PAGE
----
Open Federalism

… a core concept in Governance and Institutions and Atlas100

Click for Boessenkool/Speer article

Concept description

Open federalism is a term associated with the approach to Canadian federal-provincial relations espoused by Prime Minister Stephen Harper.

Writing in 2007, Adam Harmes (reference below) characterized the approach by quoting Harper’s National Post article of 2004 (reference below) as one that:

“would involve a “renewed respect for the division of powers between the federal and provincial governments”; one based on the re-establishment of “a strong central government that focuses on genuine national priorities like national defence and the economic union, while fully respecting the exclusive jurisdiction of the provinces.”

“The rationale for this open federalism, according to Harper, was based on the populist tradition “that stresses democratic reform and the accountability of government to the people” as well as the national unity need for “new ideas that address Quebec’s unique demands in ways that strengthen its place in Canada.” In other words, open federalism was to be about democratic reform and national unity and, as such, is meant to address issues arising out of the Canadian federation’s regional and linguistic cleavages.” (p. 417)


Writing in Policy Options in 2015, Michael Atkinson argues that open federalism hobbles the country’s ability to address major policy challenges:

“There is no institutional obstacle to policy change as large and potent as federalism. Harper’s “open federalism,” in which his government gives the provinces a wide berth and expects the same in return, is a recipe for policy stasis, or at least for change confined to areas that are exclusively the preserve of the provinces or the federal government. That leaves large areas in which policy change is highly desirable and likely to be suboptimal if it occurs at all. Let’s consider three areas in which comprehensive policy change would be welcome but unlikely without federal-provincial collaboration. …

“These three issues [climate change, Aboriginal relations, child care] are serious policy challenges that require bold federal actions. Because they belong to policy areas that are not the preserve of either order of government, however, a structured dialogue between Ottawa and the provinces is needed to properly address them. This reality goes against the logic of open federalism so dear to Harper. Policy change is hard to achieve under any circumstances, but in these policy areas at least, we must say farewell to open federalism and refuse to look back.”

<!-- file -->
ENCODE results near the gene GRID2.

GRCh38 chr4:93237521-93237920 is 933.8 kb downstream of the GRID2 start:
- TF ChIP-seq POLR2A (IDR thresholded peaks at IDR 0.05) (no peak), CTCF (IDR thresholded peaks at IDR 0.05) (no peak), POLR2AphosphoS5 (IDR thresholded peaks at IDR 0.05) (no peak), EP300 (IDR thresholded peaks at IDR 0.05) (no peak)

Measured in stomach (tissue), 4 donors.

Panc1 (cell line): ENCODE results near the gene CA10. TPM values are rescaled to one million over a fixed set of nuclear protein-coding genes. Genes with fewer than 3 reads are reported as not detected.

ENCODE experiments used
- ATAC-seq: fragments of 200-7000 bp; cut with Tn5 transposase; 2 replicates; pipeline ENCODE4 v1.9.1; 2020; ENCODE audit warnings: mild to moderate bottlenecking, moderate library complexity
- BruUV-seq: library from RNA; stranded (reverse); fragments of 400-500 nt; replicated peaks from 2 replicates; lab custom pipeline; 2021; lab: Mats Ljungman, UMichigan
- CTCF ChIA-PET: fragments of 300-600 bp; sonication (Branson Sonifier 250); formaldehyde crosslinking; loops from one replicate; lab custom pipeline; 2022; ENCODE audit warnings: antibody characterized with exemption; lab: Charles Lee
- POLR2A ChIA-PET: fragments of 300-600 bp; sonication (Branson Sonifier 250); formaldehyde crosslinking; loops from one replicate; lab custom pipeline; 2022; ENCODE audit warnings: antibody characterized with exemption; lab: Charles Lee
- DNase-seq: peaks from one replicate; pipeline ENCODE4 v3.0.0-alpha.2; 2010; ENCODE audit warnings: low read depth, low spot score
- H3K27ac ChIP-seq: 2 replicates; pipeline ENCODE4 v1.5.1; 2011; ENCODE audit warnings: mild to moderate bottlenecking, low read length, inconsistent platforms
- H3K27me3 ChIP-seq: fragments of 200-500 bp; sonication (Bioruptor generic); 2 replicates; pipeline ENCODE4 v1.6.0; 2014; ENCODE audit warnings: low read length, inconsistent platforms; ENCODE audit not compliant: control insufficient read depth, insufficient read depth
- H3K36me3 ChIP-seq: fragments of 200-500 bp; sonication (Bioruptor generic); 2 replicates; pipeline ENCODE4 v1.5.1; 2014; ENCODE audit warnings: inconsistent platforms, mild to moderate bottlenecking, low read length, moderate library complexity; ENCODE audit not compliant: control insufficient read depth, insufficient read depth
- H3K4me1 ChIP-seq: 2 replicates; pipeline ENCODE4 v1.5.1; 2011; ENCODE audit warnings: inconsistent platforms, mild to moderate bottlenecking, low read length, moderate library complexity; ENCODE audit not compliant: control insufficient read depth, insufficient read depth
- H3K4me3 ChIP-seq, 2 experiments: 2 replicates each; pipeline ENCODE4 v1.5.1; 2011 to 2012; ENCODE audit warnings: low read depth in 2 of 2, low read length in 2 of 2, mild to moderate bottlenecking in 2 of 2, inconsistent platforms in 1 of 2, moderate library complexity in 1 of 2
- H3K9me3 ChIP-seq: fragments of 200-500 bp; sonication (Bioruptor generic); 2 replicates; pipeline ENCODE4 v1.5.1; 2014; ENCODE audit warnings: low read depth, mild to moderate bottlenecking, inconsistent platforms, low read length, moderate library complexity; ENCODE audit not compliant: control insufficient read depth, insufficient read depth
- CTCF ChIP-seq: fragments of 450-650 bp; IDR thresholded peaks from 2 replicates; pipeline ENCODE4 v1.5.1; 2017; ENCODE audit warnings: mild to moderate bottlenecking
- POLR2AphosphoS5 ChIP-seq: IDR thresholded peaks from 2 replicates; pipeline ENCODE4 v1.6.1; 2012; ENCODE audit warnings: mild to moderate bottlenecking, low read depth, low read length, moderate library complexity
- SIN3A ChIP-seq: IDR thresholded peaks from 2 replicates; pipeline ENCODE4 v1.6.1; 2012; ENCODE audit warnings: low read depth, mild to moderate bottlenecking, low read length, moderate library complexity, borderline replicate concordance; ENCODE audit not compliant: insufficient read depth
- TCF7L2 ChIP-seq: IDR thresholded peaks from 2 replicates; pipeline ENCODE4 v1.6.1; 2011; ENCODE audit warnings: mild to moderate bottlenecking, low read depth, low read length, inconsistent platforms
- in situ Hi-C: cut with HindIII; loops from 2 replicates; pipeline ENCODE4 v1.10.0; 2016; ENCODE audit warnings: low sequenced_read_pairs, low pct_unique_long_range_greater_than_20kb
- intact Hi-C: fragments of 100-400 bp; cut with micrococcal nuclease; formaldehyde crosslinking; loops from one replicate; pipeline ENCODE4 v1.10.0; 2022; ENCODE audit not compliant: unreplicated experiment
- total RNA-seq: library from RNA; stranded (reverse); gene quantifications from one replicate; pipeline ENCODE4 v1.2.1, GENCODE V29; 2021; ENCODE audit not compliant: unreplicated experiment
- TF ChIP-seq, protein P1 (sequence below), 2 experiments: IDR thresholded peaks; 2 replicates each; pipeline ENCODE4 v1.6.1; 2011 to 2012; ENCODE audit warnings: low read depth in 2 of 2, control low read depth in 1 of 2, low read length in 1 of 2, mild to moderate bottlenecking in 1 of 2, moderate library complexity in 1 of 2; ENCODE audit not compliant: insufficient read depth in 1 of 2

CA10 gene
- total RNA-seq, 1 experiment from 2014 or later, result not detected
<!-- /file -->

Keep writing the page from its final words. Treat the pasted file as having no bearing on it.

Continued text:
Writing in Maclean’s in 2015, Ken Boessenkool and Sean Speer (reference below, link to article above) conclude that, notwithstanding the aspirations of policy activists, open federalism was a signature achievement of the Harper government:

“There are few areas in which the Right Honourable Stephen Harper reshaped Canada more significantly than federalism. Federalism has been at the heart of his conservative vision from early intellectual development. He came to see it as the basis to reduce the size of the federal government, to accommodate different regional interests and priorities (including Quebec nationalism), and to further decentralize decision-making closer to the individual and family. It was one of the issues that most animated him, and his record in restoring a conception of classical federalism stems from this deep personal belief. …

“The result of Harper’s vision of classical federalism is that Ottawa was no longer the voice of sanctimoniousness and unhelpful intrusions into health care, education, and other provincial responsibilities. The separatist threat has never been at a lower level, and, as a result, national unity is stronger than it has been in several decades. Harper’s own conservative coalition has not frayed along regional lines as Mulroney’s did. It is a good example of his intellectual and political aptitudes and the useful marriage of his traditional conservative and classical liberal philosophical underpinnings.”

Atlas topic, subject, and course

Federalism (core topic) in Governance and Institutions and Atlas100 Governance and Institutions.


Adam Harmes (2007), The Political Economy of Open Federalism, Canadian Journal of Political Science, Vol. 40, No. 2 (Jun., 2007), pp. 417-437.

Stephen Harper (2004), My plan for ‘open federalism,’ National Post, 27 October 2004.

Ken Boessenkool and Sean Speer (2015), How Stephen Harper’s open federalism changed Canada for the better, Maclean’s, 1 December 2015, at, accessed 20 May 2018.

Michael Atkinson (2015), Farewell to Open Government, Policy Options, 9 September 2015, at, accessed 20 May 2018.

Page created by: Ian Clark, last modified 20 May 2018.

Image: Ken Boessenkool and Sean Speer (2015), How Stephen Harper’s open federalism changed Canada for the better, Maclean’s, 1 December 2015, at, accessed 20 May 2018.